HabsWorld.net -- 

For the second time in two nights, Michael Ryder finds himself the hero after scoring the winning goal in overtime, this time against the Rangers of New York. While the hockey the Habs played this time was better, they are still a far cry from where they hope to be as there were long stretches once again of unispired play.

In fact, the Canadiens had plenty of opportunities to put this one away as the Rangers fell to a game of obstruction. Twice the Habs had two-man advantages and twice they failed to produce much more than perimeter passing. In this new era of hockey where special teams are going to be most important, this will certainly become a concern if they can’t find some way to score.

It was a poor start to the game for Les Habitants. The Rangers came out with all cylinders firing and scored the game’s first goal very early. And who other but recently traded Marcel Hossa to put the home side in front early. Eith a neat bit of tic-tac-toe passing, Hossa directed the puck behind a Jose Theodore with no chance. The entire sequence was caused by a turnover just inside the opposing blueline by Mike Ribeiro who subsequently failed to get back in time to help his beleagered defence.

Shortly thereafter on the power play, however, Ryder notched his first of the night on a nice pass from Pierre Dagenais. The latter had fumbled a pass from Ribeiro but managed to gain control of the puck to throw it in front of the net to a Johnny-on-the-spot Ryder.

Soon after it was Chris Higgins, with a good twenty or thirty family members looking on, scoring his first NHL goal. Thomas Plekanec made a heads up play in the high slot after a failed clearance and quickly fed Higgins who was buzzing the crease. One shifty move to the goalie’s right later and the Canadiens had the lead.

It should be noted that the trio of Higgins, Plekanec, and Steve Begin were once again stellar at both ends of the rink. They look less like a fourth line and more like another second line, and certainly Claude Julien will be grinning like a Cheshire cat because of it.

The first period didn’t end without another tally. This time it was the Rangers equalling the score as Ribeiro’s line got bottled down low and failed to clear the puck. Untimately, Martin Rucinsky scored to level the match and bring the number of goals by former Habs on the night to two.

As the game wore on, it became evident that the best player on the ice by a quite substantial margin was Andrei Markov. Continuing his solid play from the playoffs two years ago (and apparently in the Russian League last season), he rediscovered his form on this night and was All-Star quality. WIth impeccable positioning and spot-on stick checks, he neutralized Jagr and the rest of the Rangers repeatedly.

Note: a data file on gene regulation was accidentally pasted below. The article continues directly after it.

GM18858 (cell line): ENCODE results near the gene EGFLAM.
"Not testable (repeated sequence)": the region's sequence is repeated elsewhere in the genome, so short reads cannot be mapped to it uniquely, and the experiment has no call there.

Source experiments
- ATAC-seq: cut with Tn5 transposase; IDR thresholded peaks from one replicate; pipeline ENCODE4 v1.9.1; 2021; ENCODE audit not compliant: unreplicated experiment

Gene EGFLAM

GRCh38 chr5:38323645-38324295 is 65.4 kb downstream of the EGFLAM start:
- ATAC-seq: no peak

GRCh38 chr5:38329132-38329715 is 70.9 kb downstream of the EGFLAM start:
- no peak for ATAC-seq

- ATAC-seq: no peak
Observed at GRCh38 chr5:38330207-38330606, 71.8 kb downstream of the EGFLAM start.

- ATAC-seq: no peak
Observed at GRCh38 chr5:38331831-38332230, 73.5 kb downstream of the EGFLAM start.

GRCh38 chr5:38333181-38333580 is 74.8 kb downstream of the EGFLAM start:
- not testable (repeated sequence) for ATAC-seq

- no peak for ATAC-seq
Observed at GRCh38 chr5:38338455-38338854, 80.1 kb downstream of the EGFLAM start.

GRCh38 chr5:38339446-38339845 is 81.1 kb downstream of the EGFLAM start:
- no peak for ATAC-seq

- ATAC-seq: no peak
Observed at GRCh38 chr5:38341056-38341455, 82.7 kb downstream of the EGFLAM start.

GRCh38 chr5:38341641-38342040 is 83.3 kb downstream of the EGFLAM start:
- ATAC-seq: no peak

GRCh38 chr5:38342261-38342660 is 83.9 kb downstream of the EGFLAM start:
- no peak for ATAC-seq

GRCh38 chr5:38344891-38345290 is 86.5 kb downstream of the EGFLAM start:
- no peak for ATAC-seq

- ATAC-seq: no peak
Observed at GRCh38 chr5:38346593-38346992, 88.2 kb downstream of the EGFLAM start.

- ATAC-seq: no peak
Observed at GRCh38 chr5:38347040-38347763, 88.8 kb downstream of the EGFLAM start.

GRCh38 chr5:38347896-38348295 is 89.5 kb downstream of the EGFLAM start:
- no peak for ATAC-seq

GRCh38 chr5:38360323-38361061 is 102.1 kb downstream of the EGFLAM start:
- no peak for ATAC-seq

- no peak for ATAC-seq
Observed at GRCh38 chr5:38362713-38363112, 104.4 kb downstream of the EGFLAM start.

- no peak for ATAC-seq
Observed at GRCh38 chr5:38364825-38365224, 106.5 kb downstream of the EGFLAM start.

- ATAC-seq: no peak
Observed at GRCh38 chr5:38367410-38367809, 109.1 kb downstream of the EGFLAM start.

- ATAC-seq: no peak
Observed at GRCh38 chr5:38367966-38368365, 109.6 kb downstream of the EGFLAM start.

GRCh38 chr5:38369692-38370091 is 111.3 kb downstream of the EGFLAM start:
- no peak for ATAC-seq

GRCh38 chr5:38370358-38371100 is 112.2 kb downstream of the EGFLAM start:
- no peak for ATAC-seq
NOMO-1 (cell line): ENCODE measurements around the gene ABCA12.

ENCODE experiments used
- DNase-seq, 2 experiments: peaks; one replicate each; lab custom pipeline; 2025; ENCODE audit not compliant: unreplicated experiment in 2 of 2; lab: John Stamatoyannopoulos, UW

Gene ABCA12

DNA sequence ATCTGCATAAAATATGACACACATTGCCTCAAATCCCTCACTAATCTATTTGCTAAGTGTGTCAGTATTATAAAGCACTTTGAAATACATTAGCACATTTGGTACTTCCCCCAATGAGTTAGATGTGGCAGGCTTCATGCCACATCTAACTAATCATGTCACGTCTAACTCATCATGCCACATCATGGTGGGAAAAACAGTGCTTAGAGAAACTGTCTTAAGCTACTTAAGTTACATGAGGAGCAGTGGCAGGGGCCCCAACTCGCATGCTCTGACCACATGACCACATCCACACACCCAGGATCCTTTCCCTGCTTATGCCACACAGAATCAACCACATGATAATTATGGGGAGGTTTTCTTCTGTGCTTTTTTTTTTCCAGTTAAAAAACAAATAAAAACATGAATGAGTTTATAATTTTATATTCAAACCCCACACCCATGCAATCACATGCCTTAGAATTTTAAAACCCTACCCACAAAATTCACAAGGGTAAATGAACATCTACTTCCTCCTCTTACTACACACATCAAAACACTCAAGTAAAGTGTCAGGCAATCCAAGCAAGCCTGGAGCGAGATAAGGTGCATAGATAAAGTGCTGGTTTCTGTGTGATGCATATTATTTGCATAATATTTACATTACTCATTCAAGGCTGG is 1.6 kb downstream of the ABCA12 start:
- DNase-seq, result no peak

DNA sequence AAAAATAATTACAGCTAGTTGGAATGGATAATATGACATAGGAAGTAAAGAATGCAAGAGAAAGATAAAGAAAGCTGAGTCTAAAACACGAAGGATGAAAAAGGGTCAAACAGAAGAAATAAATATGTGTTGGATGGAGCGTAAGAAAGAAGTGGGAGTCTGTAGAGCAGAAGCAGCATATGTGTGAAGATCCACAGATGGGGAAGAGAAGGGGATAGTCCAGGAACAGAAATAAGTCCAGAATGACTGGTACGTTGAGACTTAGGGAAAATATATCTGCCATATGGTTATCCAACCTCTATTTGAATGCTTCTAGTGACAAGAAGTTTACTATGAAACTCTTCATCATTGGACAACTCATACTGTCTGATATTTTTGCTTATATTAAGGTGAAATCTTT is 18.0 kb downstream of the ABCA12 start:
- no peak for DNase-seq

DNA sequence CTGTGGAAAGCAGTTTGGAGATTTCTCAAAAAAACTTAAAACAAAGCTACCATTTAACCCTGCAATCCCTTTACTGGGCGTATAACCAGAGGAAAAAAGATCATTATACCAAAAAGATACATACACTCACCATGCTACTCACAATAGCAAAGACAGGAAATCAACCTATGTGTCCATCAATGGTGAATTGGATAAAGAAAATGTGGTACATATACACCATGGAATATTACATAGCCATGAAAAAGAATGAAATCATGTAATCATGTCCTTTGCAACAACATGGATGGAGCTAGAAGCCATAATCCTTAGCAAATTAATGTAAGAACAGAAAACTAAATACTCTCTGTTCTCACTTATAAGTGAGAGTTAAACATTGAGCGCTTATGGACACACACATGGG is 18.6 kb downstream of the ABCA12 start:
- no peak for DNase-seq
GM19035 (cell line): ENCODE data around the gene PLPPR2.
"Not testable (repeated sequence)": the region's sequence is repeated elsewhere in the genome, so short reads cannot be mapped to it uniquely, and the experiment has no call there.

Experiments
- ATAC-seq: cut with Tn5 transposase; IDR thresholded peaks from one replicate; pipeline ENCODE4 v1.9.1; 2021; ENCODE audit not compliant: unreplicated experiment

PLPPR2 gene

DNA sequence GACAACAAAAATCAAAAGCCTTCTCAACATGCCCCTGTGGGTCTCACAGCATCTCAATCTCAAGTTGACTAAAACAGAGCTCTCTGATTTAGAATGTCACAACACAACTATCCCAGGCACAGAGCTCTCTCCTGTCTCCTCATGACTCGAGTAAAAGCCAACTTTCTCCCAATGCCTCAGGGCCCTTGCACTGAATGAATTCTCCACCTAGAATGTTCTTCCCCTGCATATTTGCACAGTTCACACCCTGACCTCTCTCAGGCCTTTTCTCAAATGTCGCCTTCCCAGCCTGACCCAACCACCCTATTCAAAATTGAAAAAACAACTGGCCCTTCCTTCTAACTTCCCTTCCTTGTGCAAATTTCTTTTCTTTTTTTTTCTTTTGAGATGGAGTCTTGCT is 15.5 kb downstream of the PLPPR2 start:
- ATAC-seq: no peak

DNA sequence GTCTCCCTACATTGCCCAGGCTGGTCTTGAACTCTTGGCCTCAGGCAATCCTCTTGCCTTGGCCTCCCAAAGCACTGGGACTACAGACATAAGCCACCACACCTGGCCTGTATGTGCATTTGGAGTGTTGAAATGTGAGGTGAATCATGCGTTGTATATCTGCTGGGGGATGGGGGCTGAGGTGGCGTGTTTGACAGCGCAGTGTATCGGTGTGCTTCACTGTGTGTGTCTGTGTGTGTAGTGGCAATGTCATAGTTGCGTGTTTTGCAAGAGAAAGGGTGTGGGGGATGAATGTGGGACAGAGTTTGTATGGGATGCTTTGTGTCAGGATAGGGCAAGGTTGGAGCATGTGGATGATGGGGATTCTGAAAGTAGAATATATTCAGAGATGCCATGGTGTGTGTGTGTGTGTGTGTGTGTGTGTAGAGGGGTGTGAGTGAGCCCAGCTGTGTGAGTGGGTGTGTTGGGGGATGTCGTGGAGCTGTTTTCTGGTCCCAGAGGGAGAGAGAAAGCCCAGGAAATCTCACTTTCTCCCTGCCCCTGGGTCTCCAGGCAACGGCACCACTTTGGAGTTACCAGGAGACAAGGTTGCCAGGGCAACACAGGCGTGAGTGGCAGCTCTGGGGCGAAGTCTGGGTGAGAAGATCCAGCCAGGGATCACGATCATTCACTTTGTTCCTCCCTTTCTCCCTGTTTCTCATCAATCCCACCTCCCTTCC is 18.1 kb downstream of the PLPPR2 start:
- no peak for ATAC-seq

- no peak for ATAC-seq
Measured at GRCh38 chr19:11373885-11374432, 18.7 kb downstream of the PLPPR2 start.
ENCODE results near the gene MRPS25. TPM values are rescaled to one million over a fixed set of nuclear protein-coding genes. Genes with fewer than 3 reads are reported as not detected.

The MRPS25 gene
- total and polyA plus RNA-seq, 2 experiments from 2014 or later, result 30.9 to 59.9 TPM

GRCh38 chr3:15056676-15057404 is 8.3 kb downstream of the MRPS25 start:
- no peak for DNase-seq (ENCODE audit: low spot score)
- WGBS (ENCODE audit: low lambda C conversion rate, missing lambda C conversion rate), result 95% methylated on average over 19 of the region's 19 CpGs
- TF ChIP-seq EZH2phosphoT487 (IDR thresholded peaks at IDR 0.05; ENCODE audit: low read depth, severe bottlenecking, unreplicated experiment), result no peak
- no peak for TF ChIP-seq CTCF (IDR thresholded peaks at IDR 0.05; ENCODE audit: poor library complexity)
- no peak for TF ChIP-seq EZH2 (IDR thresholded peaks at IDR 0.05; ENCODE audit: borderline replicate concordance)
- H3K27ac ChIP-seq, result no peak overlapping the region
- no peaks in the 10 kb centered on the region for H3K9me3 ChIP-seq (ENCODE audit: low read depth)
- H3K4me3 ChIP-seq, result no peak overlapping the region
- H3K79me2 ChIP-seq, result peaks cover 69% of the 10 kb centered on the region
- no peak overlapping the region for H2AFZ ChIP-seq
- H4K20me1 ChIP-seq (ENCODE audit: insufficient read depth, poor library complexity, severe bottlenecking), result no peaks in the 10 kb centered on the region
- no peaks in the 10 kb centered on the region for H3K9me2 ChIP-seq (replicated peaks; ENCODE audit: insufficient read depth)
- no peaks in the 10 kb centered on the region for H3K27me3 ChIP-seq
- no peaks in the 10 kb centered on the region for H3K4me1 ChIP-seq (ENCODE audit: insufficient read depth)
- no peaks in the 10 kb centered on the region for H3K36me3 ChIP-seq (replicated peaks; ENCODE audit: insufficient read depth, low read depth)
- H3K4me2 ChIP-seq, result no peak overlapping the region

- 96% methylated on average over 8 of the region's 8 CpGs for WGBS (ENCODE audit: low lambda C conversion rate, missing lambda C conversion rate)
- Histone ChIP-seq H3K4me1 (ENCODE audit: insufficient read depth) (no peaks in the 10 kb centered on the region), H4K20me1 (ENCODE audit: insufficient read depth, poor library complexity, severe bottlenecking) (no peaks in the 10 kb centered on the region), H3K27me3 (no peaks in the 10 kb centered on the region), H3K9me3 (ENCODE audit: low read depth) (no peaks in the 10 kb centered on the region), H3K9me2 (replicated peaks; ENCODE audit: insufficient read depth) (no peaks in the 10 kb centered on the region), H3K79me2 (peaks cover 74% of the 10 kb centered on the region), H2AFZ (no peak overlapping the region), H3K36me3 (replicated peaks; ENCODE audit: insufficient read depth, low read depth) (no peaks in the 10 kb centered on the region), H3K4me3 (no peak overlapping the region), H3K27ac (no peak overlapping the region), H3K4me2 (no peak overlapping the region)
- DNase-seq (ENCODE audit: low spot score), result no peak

Just after the six minute mark of the period, the Rangers were caught on a poor line change and Alex Kovalev found Alex Perezhogin alone behind the defence. Racing in alone on Kevin Weekes, Perezhogin fired a Kovalev-like snap shot into the top corner for his first NHL goal. Perezhogin was a threat all night, and while he did tend to hold on to the puck a little much at times, his obvious skills with the puck will be bad news for Dagenais once Zednik rehabilitates.

Interestingly, Perezhogin and Higgins both scored their first AHL goals in the same game. With any luck, the two will register their 60th points on the same night sometime in late February or early March.

By the third period the ice had degenerated quite significantly. Sir Paul McCartney had played four consecutive nights and it was quite obvious with the bouncing puck that the quality of hockey was going to diminish. The lack of flow made the third period harder to watch, and it only became worse when, with less than three minutes left, Dominic Moore scored a controvercial goal with his skate.

When Don Koharski refused to go upstairs there was some complaining form the Montreal bench, but they will surely realize upon seeing the replay that the young Ranger forward wasn’t attempting to put the puck in with his skate. It was correctly called a goal and the game therefore went to overtime.

It was a seemingly innocuous play on which Ryder scored. A pass at his own blueline from Mathieu Dandenault skate to just inside the Ranger line where he fired a weak wrist shot on net. Somehow it handcuffed Weekes and the puck snuck in to send Montreal to Toronto undefeated.

Still, despite the victory, Julien will be a little concerned with the effort put forth by some of his crew. While it seemed a little better tonight, it was still a far cry from where he’ll surely want it. And against a Leaf club that will be fired up for a meeting with their ages old rival, Montreal had better find their game, or the first loss of the season will be in front of the know-it-all Toronto fans and media.